Inhibitors of immune checkpoint proteins have shown great promise in melanoma and other tumors, but response rates to antibodies against CTLA-4 and PD-1 have been modest, with no clear indication of what pre-treatment or pharmacodynamic biomarkers are associated with their efficacy. In work done at our institutions, a number of biomarkers of the efficacy of PD-1 antibody BMS 936558 and CTLA-4 antibody ipilimumab have been identified on T cells. Pre-treatment markers on tumors from patients treated with those antibodies, particularly PD-L1, may also have promise for prediction of outcome with anti-PD-1. Anti-PD-1 can up-regulate expression of CTLA-4 on T cells in vivo and vice-versa, and increased CTLA-4 expression on CD4 T cells appears to be associated with lack of response to PD-1 antibody, suggesting a rational basis for sequencing those two antibodies. In an ongoing NCI RO1- supported trial at Moffitt, P-7997, patients treated with ipilimumab that show progression of disease may subsequently respond to PD-1 antibody, and at both institutions, PD-1 antibody failures have been shown to respond to ipilimumab, so the two antibodies may be therapeutically non-cross resistant. In order to study biomarkers on PBMC and within the tumor and assess if they are associated with anti- tumor activity with sequential therapy we will perform a two-center phase II randomized study of PD-1 antibody BMS 936558 followed by CTLA-4 antibody ipilimumab or vice versa. In the first aim of the proposal, we will collect peripheral blood by leukapheresis prior to, after the first cycle of eithr ipilimumab or PD-1 antibody, and after the second cycle of treatment and measure a variety of markers on and in circulating T cells prior to and after the reciprocally sequenced regimens of the two antibodies based on prior work in the PI's laboratory at Moffitt. In order to explore what factors in T cells infiltrating the tumor that are targeted by these antibodies or within the tumor microenvironment which may be important biomarkers for their efficacy, we will analyze tumor PD-L1 expression, calculate an "immunoscore" of infiltrating T cells as well as phenotypically characterize those cells within the tumor prior to treatment in the work of the second aim, based on work performed at Dana Farber. In the third aim we will then attempt to determine what factors in the tumor microenvironment and on the host effector T cells are associated with clinical outcome with the combined antibody therapy in either arm. If successful, this proposal will establish the tolerability and potential efficacy of a new sequential immunotherapy regimen and suggest novel predictive and pharmacodynamic biomarkers to be validated in larger phase III trials of the combination and allow a more rational selection of patents for treatment with these drugs.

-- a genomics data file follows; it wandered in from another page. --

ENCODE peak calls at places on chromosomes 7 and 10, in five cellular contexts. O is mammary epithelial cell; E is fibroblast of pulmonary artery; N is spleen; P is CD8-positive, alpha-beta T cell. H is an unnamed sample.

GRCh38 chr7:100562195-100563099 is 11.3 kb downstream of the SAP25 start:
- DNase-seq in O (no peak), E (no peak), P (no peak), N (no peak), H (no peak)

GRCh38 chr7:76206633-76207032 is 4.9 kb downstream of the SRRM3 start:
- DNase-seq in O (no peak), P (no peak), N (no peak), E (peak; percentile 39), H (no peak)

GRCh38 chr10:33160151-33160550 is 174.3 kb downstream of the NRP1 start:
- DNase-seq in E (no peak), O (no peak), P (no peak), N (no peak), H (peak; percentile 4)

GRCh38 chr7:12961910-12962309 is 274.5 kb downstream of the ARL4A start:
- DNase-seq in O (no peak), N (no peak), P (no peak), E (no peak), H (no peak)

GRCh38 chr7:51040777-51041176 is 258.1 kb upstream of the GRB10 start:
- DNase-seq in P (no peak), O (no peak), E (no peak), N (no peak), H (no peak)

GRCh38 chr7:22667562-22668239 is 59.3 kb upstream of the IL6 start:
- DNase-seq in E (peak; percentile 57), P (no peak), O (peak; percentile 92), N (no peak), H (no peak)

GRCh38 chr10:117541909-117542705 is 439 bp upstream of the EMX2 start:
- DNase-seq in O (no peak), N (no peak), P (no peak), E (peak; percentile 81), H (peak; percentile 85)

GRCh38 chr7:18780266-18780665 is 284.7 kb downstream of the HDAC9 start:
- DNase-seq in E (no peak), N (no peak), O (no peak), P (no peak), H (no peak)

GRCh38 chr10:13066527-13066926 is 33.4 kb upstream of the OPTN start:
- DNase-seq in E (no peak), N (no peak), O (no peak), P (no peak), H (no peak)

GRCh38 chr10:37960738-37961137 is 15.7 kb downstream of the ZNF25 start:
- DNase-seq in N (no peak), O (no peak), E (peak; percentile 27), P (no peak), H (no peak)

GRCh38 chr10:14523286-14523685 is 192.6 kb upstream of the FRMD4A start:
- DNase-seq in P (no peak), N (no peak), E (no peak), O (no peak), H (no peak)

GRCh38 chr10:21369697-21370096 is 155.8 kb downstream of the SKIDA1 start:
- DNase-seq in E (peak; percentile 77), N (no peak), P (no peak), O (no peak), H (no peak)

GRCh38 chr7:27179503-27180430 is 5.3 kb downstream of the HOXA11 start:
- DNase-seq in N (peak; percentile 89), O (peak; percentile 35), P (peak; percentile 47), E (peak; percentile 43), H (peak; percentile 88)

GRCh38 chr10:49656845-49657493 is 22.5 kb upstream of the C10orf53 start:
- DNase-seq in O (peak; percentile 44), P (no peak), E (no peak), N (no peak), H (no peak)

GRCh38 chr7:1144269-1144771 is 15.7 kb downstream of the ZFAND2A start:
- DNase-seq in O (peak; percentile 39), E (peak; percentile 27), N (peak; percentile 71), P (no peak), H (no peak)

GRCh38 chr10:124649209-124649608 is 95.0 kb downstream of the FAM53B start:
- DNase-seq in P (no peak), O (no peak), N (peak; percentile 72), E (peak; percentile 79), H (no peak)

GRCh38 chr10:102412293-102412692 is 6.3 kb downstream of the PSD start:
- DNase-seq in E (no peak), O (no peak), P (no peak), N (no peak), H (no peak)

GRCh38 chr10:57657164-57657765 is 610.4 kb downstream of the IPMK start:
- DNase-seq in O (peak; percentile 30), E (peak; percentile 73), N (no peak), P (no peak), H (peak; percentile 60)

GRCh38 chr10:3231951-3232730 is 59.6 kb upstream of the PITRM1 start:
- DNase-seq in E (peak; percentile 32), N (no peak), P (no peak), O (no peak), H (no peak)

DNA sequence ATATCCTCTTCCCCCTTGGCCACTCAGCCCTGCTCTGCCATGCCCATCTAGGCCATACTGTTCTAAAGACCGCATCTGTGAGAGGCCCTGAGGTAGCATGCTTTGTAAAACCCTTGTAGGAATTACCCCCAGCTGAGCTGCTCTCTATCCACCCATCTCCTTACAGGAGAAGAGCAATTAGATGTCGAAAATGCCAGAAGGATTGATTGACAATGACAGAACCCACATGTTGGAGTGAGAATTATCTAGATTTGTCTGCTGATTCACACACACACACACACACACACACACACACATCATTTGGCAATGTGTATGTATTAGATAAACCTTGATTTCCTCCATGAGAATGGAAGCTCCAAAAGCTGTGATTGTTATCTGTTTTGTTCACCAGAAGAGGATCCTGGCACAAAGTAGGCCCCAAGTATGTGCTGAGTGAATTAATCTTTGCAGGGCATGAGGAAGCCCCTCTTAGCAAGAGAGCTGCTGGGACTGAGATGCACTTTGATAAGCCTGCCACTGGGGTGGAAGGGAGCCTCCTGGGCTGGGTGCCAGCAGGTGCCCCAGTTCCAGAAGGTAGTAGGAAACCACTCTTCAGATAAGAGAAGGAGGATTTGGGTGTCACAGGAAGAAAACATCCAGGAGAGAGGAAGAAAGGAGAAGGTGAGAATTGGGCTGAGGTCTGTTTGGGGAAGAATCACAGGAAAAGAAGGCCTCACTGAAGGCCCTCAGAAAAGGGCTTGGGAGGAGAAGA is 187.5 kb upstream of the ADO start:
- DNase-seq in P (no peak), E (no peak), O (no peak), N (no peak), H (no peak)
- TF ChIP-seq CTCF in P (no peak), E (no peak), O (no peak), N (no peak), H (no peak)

The use of laboratory data derived from our own trials to suggest a new clinical trial strategy that in turn will yield important laboratory data to drive fuure trials is an excellent example of the translational bedside to bench to bedside continuum to improve patient selection for immunotherapy.